The temperature had dropped to 5 below on a clear Christmas Eve. Even after the sun had been up an hour (11:00), the temperature was barely topping zero. We called Deb and Jeff and suggested snowshoeing instead of skiing. We needed effort without glide or self-induced wind chill. Plus Paul's feet had gotten cold in his ski boots the previous day at 10 degrees despite all the work he did breaking trail.
Jeff broke trail as we tromped along the springs that feed Lake 6 and over the hill to the springs that feed Lake 5. These springs had been trapped by a beaver dam for years and the pond had been dubbed Monkeyflower for the small yellow flowers found here. Then the summer before last, the dam burst. This past summer, the fine silty mud that used to be the pond bottom was covered in bright green vegetation. The salmon didn't seem to mind the change; they were still swimming up stream past the old dam.
The American dippers didn't seem to mind either. These hardy Robin-sized birds, also called ouzels, weather an Alaska winter by fishing in open water. They not only endure, they immerse themselves. They dive into the water to find their prey. We saw at least 4 dippers along the springs creeks.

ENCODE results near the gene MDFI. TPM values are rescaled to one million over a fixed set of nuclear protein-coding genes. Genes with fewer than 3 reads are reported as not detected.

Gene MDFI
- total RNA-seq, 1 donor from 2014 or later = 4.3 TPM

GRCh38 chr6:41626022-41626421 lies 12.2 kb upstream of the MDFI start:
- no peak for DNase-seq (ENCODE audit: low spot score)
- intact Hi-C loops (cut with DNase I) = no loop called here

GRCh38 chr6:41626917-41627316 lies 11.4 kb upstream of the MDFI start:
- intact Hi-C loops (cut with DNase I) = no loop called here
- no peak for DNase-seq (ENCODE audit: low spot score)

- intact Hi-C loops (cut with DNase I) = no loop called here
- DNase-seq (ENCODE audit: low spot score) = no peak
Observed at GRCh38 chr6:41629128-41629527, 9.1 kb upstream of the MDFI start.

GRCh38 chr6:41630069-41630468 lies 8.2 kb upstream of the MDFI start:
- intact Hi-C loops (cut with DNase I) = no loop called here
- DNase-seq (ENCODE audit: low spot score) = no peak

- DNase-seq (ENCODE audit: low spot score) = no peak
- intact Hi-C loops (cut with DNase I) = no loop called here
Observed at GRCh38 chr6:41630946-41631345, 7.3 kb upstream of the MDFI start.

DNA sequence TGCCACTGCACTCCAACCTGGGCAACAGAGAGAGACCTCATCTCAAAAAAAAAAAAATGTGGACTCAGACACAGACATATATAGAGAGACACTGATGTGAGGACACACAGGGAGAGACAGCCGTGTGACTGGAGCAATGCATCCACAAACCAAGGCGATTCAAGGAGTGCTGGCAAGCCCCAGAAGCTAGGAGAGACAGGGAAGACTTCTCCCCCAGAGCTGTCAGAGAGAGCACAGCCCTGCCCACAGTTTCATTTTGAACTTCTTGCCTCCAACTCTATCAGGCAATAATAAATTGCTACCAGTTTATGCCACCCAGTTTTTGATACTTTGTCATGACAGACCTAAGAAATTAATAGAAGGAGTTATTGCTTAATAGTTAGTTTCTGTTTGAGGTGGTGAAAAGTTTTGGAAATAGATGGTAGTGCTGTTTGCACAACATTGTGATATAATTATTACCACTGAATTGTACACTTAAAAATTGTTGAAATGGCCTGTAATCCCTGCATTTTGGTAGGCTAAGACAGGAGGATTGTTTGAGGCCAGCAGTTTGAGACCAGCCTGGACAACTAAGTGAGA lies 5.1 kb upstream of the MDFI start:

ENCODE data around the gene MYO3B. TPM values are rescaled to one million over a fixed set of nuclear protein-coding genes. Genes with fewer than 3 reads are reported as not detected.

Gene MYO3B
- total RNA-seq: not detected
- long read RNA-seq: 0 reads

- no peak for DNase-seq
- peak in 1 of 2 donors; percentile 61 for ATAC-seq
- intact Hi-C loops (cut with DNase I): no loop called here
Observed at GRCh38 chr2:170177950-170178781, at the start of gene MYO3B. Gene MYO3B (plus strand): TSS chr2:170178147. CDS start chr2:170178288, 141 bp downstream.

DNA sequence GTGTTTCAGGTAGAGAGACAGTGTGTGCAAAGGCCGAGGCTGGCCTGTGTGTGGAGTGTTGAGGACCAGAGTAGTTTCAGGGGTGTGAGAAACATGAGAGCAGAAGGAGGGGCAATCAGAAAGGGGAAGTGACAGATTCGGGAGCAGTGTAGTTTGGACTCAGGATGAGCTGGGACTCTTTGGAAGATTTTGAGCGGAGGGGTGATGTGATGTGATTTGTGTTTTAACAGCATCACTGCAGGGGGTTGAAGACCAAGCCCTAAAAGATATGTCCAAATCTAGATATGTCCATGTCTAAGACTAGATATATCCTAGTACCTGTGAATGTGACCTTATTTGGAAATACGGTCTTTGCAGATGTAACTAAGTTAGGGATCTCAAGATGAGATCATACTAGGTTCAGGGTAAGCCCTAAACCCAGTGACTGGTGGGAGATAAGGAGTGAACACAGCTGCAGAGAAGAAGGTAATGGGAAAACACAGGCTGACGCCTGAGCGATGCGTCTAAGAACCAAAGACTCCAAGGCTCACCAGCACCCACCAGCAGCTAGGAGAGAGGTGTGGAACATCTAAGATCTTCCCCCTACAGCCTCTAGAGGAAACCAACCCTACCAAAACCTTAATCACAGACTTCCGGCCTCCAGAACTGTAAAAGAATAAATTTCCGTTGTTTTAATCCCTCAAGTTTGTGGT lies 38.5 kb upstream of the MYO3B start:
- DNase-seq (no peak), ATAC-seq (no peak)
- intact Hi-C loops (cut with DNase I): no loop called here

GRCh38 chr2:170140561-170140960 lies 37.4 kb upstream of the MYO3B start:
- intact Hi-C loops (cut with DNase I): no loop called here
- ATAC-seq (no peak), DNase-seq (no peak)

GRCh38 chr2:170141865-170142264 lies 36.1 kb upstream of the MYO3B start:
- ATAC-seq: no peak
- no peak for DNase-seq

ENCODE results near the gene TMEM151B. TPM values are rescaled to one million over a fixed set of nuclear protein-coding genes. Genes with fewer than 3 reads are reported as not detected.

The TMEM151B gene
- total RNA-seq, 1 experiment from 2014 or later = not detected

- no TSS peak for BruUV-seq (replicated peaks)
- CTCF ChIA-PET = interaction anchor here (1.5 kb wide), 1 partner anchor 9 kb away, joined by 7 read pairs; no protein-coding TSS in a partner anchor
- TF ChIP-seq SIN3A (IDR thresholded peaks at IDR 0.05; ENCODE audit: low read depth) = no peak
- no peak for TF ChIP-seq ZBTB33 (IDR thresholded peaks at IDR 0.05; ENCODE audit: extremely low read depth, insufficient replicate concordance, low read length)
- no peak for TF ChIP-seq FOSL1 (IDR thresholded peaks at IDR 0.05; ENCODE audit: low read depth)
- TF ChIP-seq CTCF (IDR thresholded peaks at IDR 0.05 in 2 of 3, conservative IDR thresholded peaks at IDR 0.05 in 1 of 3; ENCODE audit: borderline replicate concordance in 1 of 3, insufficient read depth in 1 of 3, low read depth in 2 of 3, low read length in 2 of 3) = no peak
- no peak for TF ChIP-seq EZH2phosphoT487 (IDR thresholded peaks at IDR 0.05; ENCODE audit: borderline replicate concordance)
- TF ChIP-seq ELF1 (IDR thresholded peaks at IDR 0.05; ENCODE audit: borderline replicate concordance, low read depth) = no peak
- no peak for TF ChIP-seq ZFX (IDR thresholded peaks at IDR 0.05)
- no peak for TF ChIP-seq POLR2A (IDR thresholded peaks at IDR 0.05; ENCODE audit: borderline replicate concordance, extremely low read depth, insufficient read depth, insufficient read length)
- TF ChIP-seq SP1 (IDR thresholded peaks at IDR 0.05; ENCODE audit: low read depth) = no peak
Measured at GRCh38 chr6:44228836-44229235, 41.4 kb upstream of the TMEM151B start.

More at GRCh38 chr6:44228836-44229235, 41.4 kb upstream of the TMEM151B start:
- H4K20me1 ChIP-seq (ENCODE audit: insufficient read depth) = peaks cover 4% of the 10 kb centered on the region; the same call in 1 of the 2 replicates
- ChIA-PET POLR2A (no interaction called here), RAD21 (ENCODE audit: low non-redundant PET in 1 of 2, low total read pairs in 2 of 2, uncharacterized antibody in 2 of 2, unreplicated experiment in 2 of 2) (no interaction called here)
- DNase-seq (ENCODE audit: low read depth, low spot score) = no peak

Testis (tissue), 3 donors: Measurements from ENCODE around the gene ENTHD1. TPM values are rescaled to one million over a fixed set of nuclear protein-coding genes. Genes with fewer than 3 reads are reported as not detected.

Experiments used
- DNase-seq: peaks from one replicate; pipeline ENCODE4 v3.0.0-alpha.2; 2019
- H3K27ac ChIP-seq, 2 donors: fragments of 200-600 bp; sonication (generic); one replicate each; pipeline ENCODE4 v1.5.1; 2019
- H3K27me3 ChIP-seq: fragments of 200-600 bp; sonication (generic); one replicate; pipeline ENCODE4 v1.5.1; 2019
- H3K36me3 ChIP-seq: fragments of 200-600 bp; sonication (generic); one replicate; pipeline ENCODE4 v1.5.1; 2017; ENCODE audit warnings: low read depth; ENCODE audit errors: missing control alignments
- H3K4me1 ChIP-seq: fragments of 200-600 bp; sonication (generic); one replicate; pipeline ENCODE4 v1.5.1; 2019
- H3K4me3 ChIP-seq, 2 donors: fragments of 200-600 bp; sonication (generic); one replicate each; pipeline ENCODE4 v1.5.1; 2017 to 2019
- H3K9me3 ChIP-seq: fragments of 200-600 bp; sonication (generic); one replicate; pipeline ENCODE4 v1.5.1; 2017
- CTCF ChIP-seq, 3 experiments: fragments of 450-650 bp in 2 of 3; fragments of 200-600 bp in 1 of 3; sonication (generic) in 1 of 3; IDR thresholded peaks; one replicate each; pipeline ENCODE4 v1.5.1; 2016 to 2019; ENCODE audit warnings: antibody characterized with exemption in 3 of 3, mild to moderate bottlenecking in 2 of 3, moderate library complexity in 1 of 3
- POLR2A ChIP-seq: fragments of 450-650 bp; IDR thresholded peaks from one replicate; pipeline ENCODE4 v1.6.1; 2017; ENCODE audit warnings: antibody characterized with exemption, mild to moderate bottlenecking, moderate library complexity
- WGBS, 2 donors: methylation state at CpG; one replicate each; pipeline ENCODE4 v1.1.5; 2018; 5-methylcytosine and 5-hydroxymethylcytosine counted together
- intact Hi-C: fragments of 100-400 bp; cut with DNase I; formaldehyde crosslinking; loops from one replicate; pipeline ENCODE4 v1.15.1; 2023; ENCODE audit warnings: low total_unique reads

Another amazing bird greeted us back in the woods as we climbed over another small ridge and descended to Lake 6. The tiny golden-crowned kinglet, smaller than a chickadee, survives the cold and finds food, but Deb had just been telling us on Christmas Eve that the ornithologists can't figure out how they do it.
Our Christmas circuit of the Numbered Lakes was complete.
Sun dog around the solar noon sun